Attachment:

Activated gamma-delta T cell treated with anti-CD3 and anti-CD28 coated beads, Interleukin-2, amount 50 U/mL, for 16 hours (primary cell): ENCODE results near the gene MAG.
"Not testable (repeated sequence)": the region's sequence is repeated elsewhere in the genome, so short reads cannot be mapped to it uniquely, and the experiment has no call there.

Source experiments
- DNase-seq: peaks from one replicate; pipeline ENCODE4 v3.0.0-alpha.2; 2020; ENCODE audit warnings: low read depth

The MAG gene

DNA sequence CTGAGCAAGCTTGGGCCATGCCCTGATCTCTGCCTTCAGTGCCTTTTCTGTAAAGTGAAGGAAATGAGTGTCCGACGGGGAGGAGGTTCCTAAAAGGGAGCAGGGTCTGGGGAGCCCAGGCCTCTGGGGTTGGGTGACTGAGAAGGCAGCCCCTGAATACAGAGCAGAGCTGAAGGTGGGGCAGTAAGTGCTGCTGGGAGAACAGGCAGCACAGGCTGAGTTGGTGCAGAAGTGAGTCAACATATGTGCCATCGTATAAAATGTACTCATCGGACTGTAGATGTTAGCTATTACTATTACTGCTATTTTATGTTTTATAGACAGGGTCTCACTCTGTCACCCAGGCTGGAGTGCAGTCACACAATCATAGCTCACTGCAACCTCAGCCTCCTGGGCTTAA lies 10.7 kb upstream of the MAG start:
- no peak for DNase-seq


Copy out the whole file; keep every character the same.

Activated gamma-delta T cell treated with anti-CD3 and anti-CD28 coated beads, Interleukin-2, amount 50 U/mL, for 16 hours (primary cell): ENCODE results near the gene MAG.
"Not testable (repeated sequence)": the region's sequence is repeated elsewhere in the genome, so short reads cannot be mapped to it uniquely, and the experiment has no call there.

Source experiments
- DNase-seq: peaks from one replicate; pipeline ENCODE4 v3.0.0-alpha.2; 2020; ENCODE audit warnings: low read depth

The MAG gene

DNA sequence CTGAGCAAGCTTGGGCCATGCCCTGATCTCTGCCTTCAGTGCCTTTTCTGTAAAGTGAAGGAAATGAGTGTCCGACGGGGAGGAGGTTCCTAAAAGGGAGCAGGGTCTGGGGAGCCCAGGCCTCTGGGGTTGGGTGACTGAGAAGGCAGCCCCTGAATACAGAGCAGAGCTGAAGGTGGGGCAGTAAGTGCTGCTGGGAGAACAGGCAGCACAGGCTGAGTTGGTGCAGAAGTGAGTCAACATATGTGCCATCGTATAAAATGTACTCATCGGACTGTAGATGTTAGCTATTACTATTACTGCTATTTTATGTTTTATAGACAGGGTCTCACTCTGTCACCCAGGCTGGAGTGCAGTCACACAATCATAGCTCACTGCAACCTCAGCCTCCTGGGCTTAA lies 10.7 kb upstream of the MAG start:
- no peak for DNase-seq